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making it fun
Old 10-18-2005, 02:55 PM
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I have taught 6th grade LA for 10 years and have striven to make it as fun and stimulating as possible. I'm sure fun ideas will come to you with experience. I sometimes use funny worksheets published by Scholastic or Hot Fudge Monday. These practice sheets are a lot more fun than the dry ones you probably got with your textbook. Scholastic even has puzzle-style worksheets with mazes and such. If your school subscribes to Mailbox, this magazine has the occasional appropriate and fun activity for grammar (and lots of other subjects), but it is geared more to the elementary grades (4-5). I wish they had a middle school edition.

You can have the students draw the scene of a prepositional phrase and write the phrase on a sentence strip. You can have the kids write adjectives along with the comparative and superlative forms as mini-posters, post them in the hall and have people vote on their favorite, most unique adjective set.

I also use a computer program called Orchard. It is basically drill and kill but the kids enjoy it because it's on the computer. My kids take turns almost daily with this program working their way through the parts of speech or grammar problems.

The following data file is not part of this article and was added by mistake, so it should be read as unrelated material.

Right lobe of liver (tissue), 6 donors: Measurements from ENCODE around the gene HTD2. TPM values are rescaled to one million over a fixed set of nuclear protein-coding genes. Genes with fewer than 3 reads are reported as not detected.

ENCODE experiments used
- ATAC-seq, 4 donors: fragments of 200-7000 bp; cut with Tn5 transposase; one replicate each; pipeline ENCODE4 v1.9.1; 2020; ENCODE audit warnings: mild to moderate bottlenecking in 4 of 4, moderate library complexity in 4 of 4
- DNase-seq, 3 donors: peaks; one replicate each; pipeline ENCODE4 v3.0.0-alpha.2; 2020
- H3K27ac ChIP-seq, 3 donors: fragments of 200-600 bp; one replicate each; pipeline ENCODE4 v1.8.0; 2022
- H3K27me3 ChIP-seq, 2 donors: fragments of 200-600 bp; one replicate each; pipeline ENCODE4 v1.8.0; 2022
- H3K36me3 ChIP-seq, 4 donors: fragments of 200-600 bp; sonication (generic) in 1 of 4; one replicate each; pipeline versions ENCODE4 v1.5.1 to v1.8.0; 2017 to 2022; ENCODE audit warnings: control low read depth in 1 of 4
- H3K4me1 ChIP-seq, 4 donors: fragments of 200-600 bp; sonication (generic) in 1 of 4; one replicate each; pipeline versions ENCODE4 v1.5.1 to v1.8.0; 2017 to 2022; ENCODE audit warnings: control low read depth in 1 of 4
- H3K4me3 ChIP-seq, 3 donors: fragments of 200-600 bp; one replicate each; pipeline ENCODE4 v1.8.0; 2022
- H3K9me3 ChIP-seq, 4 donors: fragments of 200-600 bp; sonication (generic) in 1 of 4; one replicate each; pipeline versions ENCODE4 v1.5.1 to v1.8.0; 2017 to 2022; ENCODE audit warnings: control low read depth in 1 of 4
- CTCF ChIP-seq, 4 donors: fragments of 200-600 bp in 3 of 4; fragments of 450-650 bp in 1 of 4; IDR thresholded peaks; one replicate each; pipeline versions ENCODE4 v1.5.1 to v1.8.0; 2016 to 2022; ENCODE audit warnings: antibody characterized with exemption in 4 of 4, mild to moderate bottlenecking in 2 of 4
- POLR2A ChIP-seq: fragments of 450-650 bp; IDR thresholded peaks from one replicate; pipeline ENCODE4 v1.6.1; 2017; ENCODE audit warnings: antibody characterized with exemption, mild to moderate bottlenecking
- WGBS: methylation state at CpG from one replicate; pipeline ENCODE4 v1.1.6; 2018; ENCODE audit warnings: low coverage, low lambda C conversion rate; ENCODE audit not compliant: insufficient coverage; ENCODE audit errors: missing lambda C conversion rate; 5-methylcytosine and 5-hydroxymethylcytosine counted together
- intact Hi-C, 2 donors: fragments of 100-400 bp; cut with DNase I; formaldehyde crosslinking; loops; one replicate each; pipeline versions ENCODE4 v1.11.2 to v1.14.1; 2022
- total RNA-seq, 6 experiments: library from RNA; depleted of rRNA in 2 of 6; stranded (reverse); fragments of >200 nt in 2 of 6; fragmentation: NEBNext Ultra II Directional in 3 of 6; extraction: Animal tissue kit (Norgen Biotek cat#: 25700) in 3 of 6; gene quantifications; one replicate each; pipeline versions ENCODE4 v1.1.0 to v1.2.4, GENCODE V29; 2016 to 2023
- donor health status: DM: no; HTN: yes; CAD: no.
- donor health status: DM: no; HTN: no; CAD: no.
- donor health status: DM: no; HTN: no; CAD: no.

About 10 years ago rockers and hip hop artists rerecorded a collection of Schoolhouse Rock songs and I use the "Mr. Morton" cut every year. It is a rap about subject and predicate. My kids always request this song! I have a preposition song too which you can find on the internet. It's just a collection of prepositions sung to the tune of Yankee Doodle.

If you can get some whiteboard slates and dry erase markers, kids will enjoy using them. I use them for DOL and occasionally (dare I admit it?) DIAGRAMMING!!! It may not be the be-all-end-all grammar practice, but diagramming appeals to a lot of kids. It is like a puzzle. It is like a graphic organizer. At the sixth grade level, I wouldn't get too elaborate, but the basic subject-verb-direct object plus modifiers is pretty easy for kids to comprehend. I project simple sentences and have the kids form groups of 2-3. The groups compete to correctly diagram the sentence on the whiteboard slates.

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